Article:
The Tragedy of Macbeth – Review

The Tragedy of Macbeth is now streaming on Apple TV+.

BY Palmer Rubin

“By the pricking of my thumbs, something wicked this way comes.”

A bit of a cheat, since it went into theaters on Christmas and only just arrived on streaming. With omicron raging harder than ever, it’s not really feasible to safely watch movies in a theater right now. But what we do have is another adaptation of Macbeth (“The Scottish Play” in theater kid circles, where it’s believed saying the name casually is bad luck), the second in half a decade. The previous adaptation had Michael Fassbender and Marion Cotillard as the Thane of Glamis and Lady Macbeth (is it bad luck if you say her character name?), conditioning the story into a moody action film. Joen Coen, separate from his brother for the first time, imagines the Scottish Play as an abstract art piece. Filmed on obvious sets, in black-and-white, stark geometric shapes, it is the play as fever dream. Denzel Washington, already a titan in his own regard, plays the future king, and the great Frances McDormand is the future queen. Much like the Bard once wrote, the Thane and his trusty friend Banquo encounter three witches who prophesize future greatness and ruin. The talented but arrogant warrior takes it to heed, and the moves he makes as a result will break the lives of everyone around him. You’ve seen it all before.

But even so, just because you’ve seen it all before doesn’t mean there’s nothing to pay attention to. I was a bit of a Shakespeare nut as a kid, even if I never really understood most of the wording. I think the way we learn Shakespeare can be detrimental to the way we experience literature and the theater. It has to be seen, it’s not enough to just have kids reciting the lines in classes. Coen’s version fully embraces the parts of the play normally obfuscated, like how a typically wordy monologue is an elaborate metaphor for erectile dysfunction. He casts the Thanes of Glamis and Cawdor far older than normal so that they’re now desperate minor nobles nearing middle age instead of young and impetuous social climbers. Denzel and Frances are not playing them as cold-blooded murderers, but desperate people realizing that they’ll have to commit unethical acts in order to be remembered despite never having children. It’s antiquated by design, that one’s noble line be decided in such clinical ways. Coen seems aware of this. It’s so far outside of what you’d expect from him and his brother that it can be really off-putting at first. I think a genuinely good choice is to reframe those famous monologues as just that, someone’s internal voice as if all of us could hear it. He doesn’t have characters projecting very loudly the way we expect Shakespeare to be like. Denzel often delivers the choice lines with his unique cadence, often quiet and soft. Some of the most famous lines feel like asides, and that feels like the right choice for something both old and new.

But what has to be said, and has been said by a lot of people, how the performance to beat is Kathryn Hunter as the three witches. Normally, you have three actors playing three witches, but she does all three at once. I mean this as a compliment: every scene with her feels like the scene in The Two Towers where Gollum speaks to himself. She both plays all three characters in one body, changing her voice for each one, but also as three people acting off one another. She contorts her body like a pretzel in the film’s scariest sequence. You’re going to be both entranced and horrified, it’s like every good campfire story wrapped up into a single performance. She’s on another level altogether, and fully amps up the creepiness that adaptations often don’t bother with. What Coen is doing here, old collaborators Bruno Delbonnel on the lens and Carter Burwell providing the score, is finding the modern cadence for an oft-told story. The performers at his disposal are doing just as much to find the balance. Even with the amount of times someone’s wording flew over my head (and it was a lot, Shakespeare is not the most accessible), the emotional cadence still dictated how we as an audience will react to a particular scene. Actors aren’t just standing next to one another projecting to the back, they’re wavering their voice as they justify bloody murder and let the emotions tell the story. If you’re a Shakespeare aficionado, you’re hearing and seeing it fully realized, and if you’re not, you’re able to follow along. I fell away from Shakespeare after that brief phase as a kid, so I’m more in the latter category. It’s a difficult thing to explain because it has to be seen to be believed.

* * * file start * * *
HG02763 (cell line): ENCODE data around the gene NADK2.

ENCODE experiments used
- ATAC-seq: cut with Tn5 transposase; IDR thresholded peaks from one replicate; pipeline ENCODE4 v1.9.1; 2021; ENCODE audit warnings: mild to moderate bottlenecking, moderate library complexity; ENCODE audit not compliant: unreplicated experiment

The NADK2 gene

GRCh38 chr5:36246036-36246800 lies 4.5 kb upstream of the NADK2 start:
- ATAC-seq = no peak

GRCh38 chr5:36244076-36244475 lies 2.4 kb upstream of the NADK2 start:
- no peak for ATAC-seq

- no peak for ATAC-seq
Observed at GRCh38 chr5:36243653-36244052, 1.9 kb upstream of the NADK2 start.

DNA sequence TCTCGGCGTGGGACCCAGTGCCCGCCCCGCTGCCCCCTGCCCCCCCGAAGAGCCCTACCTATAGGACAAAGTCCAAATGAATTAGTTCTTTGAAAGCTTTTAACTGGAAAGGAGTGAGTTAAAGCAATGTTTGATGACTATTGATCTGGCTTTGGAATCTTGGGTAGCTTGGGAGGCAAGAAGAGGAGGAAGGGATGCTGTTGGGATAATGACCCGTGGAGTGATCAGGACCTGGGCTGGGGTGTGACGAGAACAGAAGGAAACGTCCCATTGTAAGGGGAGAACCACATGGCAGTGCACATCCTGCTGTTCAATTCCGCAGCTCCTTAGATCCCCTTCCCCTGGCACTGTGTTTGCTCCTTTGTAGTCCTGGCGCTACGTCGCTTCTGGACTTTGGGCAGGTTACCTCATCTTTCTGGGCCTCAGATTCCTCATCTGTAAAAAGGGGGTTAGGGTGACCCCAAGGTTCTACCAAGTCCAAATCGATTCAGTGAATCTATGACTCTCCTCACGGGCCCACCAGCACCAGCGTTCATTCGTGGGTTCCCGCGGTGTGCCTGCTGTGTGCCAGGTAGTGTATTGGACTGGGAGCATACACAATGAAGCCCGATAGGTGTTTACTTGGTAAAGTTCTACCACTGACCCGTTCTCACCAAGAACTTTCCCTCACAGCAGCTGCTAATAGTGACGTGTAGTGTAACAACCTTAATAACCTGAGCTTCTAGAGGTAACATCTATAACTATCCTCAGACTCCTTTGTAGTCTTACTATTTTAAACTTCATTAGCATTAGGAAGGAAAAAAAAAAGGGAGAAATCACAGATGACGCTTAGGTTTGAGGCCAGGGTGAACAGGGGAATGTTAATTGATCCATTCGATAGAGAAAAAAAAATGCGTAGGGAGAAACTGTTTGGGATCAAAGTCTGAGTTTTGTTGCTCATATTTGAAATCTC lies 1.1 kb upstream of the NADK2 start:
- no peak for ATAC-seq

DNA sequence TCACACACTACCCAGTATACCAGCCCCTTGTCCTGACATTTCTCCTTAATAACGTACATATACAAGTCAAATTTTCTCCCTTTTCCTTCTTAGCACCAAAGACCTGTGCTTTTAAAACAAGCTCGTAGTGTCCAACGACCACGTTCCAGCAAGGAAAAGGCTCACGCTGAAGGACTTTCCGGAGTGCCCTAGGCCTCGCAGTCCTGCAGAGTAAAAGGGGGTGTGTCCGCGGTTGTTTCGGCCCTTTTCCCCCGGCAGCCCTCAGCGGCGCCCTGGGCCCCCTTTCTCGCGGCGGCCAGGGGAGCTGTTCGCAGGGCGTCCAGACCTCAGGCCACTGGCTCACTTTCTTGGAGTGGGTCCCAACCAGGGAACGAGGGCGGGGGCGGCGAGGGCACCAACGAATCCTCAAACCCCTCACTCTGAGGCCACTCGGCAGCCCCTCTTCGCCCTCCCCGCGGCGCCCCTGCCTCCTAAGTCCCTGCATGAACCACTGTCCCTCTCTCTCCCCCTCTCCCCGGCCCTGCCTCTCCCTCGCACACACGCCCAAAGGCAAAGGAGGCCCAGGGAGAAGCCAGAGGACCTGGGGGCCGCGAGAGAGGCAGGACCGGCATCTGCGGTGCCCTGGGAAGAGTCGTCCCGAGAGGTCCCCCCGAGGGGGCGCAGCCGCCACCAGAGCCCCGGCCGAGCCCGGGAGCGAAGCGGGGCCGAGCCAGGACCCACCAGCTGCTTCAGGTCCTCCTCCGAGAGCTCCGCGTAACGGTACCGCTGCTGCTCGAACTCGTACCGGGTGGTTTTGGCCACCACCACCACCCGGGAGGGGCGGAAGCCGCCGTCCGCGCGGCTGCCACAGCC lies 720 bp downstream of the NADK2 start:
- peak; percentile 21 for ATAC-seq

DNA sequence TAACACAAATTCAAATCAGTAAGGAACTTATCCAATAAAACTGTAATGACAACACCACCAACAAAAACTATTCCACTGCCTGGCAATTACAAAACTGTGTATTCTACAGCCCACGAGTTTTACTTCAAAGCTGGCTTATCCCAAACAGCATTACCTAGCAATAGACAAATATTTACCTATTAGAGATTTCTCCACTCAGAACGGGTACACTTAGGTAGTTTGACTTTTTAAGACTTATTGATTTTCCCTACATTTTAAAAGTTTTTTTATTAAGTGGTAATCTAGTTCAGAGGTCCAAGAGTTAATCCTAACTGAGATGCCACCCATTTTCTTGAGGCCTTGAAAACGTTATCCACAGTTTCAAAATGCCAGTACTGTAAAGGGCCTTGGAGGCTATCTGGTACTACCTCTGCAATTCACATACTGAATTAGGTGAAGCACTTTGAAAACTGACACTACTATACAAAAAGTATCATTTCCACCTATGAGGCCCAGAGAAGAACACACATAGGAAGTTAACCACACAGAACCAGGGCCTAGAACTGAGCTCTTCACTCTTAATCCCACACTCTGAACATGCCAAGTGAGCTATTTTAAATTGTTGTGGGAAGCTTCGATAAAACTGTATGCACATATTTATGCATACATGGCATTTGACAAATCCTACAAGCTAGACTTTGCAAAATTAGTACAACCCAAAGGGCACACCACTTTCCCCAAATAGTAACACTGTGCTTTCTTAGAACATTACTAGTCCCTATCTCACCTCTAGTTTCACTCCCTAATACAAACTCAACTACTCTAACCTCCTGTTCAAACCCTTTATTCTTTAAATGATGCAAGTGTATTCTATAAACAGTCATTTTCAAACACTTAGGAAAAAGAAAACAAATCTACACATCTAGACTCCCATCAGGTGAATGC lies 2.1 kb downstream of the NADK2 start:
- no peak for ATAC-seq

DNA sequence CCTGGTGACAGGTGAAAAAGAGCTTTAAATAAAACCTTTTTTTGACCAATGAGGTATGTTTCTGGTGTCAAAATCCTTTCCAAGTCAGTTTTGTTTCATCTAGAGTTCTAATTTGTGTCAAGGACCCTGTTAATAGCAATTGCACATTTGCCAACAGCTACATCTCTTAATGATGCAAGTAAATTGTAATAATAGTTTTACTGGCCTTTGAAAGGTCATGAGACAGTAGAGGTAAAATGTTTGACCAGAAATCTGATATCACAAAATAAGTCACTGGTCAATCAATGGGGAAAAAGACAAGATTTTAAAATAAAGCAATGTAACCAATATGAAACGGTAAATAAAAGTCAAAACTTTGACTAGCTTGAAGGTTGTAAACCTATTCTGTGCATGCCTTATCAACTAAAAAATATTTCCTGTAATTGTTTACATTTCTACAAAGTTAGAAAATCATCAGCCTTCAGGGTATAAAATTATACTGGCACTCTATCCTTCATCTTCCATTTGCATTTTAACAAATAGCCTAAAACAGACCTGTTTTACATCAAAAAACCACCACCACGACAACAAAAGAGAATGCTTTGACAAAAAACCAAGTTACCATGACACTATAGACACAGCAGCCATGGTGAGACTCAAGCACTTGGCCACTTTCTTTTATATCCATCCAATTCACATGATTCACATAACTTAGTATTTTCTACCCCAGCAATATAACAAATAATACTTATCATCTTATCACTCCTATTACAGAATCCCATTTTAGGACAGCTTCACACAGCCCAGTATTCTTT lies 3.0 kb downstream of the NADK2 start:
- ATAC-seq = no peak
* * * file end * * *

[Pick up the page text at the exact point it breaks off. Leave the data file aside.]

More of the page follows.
Is it the best of the year? That’s subjective, maybe for some it will be. What it speaks to more is showing the tale about desperation and what it makes us do rather than just a morality tale. It allows for the complexity and the nuance, even if the historical accuracy is almost nil. That’s not what we sign up for. What it never does is bore you. There’s something bittersweet about this being the first film made after the Coens split up, much the same way we just had the Wachowskis do the same. Their films have not always been my cup of tea, but I always could appreciate the craft on display even when it didn’t click for me. This is one of those times that it did. This is tremendous.

I give The Tragedy of Macbeth an A-.

The Tragedy of Macbeth is a Breathtaking Exercise in Transformation ‹  Literary Hub